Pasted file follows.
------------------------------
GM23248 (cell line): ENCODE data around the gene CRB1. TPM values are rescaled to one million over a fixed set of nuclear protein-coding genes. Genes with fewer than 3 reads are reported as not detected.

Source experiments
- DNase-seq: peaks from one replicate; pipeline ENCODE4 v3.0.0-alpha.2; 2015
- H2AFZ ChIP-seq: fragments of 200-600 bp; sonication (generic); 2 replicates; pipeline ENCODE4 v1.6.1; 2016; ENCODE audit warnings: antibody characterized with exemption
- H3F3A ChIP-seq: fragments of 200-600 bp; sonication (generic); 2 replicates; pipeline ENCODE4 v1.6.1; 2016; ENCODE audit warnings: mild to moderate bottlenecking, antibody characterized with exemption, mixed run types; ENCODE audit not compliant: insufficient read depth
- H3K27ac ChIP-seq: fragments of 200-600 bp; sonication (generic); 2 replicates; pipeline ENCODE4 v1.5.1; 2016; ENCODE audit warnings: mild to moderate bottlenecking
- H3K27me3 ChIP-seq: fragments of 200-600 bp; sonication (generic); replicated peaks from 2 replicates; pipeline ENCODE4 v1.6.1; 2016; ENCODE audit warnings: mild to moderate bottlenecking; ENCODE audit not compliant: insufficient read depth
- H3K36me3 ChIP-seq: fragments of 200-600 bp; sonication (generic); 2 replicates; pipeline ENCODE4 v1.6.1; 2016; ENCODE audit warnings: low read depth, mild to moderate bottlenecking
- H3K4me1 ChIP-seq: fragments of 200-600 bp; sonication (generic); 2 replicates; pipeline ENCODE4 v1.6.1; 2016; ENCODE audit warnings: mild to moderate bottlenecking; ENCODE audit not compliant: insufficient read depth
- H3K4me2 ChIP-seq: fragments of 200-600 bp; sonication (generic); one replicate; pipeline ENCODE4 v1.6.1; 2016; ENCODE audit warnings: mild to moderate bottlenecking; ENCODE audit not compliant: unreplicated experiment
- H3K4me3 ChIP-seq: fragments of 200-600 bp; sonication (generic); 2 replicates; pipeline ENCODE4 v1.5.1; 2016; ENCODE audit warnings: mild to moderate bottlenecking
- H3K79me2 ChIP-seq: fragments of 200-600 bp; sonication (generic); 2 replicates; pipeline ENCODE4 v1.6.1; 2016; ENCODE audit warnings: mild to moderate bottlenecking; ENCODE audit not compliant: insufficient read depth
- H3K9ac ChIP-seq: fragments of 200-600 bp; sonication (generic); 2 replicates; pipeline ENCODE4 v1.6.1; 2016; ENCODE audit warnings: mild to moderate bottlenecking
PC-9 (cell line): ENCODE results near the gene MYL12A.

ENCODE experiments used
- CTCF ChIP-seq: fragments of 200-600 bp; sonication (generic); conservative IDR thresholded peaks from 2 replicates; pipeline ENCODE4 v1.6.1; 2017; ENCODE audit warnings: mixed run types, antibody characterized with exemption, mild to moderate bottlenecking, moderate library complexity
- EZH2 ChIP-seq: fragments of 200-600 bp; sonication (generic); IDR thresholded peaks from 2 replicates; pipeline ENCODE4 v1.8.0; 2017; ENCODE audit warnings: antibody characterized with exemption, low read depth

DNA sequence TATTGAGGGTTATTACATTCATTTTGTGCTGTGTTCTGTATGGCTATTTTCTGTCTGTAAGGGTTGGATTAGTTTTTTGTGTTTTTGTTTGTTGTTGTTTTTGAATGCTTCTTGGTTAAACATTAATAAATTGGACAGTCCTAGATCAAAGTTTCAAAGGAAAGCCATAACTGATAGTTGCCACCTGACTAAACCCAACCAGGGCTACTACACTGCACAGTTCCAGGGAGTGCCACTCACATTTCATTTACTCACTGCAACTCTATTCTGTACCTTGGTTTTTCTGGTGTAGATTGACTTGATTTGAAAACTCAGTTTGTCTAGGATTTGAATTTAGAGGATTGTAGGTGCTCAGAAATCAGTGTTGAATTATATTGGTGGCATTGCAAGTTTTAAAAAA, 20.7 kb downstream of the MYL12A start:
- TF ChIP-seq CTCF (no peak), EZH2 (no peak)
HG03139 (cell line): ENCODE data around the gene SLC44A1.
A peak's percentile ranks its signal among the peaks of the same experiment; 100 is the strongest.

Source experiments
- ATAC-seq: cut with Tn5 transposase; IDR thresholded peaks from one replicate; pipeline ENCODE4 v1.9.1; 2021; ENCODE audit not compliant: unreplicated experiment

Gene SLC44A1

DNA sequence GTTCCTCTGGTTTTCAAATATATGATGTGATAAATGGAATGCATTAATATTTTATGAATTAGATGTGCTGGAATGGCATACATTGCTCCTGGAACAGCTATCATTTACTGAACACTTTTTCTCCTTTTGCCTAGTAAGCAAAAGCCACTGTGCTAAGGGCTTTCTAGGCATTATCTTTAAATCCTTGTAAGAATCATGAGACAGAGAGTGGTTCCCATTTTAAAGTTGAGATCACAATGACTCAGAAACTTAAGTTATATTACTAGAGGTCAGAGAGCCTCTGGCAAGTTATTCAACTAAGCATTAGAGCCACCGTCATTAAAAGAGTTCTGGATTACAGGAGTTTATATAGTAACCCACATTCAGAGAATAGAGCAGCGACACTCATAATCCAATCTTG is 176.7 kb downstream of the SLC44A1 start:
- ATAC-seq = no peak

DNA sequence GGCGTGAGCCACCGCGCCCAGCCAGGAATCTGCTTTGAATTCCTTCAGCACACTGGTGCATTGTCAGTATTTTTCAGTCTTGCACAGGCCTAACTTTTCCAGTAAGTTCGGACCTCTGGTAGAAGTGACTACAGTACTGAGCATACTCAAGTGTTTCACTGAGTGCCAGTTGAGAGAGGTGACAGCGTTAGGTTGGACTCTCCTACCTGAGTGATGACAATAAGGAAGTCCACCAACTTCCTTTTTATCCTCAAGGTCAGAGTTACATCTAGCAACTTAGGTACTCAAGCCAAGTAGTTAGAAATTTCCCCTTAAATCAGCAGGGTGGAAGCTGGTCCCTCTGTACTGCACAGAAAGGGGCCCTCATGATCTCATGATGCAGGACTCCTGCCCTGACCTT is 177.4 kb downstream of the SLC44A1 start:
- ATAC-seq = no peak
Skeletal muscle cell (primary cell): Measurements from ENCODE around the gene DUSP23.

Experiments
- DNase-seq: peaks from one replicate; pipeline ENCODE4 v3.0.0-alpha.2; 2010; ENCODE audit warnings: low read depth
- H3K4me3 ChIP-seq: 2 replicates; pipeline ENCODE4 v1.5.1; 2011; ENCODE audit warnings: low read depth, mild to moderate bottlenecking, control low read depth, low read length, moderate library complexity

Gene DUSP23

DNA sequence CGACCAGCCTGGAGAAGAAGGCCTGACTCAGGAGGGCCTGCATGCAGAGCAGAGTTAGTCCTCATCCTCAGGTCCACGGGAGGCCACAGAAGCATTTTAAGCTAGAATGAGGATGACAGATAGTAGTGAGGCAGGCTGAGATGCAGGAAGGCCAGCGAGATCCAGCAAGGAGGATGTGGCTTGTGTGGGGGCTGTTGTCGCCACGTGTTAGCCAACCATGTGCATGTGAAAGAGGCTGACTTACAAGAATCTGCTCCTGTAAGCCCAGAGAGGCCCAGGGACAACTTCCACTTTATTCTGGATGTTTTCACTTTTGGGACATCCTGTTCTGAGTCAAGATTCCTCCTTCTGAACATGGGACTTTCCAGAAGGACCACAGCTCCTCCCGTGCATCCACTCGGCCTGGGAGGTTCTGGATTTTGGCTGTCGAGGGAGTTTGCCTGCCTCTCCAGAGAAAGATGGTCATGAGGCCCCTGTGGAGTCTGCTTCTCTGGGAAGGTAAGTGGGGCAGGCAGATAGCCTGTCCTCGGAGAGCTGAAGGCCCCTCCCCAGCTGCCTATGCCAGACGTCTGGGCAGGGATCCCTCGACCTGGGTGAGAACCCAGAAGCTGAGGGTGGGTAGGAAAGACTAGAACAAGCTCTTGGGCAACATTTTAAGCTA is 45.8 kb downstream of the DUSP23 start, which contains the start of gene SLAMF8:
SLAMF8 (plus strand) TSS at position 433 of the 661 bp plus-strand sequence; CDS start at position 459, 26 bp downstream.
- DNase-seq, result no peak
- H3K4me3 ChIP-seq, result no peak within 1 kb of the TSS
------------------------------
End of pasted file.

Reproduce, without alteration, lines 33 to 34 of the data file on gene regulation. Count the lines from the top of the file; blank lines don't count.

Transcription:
Gene DUSP23

DNA sequence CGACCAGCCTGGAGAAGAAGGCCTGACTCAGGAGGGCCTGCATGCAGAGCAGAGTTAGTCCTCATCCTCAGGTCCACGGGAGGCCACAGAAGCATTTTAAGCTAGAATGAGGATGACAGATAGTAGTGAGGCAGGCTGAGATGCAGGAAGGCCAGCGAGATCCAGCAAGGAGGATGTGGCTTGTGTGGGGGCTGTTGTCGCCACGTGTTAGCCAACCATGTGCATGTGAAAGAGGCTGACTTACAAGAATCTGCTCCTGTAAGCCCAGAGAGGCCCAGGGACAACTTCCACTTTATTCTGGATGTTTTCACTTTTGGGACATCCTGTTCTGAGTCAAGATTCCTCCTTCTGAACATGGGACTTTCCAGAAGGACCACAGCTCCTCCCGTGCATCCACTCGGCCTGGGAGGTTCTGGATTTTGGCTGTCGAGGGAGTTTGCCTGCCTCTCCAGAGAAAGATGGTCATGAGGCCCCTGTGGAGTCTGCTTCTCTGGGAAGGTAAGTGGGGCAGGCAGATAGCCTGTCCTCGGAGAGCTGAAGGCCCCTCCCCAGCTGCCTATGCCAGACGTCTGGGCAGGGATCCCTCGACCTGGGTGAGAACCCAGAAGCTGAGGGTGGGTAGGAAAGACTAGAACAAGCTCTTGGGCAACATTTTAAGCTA is 45.8 kb downstream of the DUSP23 start, which contains the start of gene SLAMF8: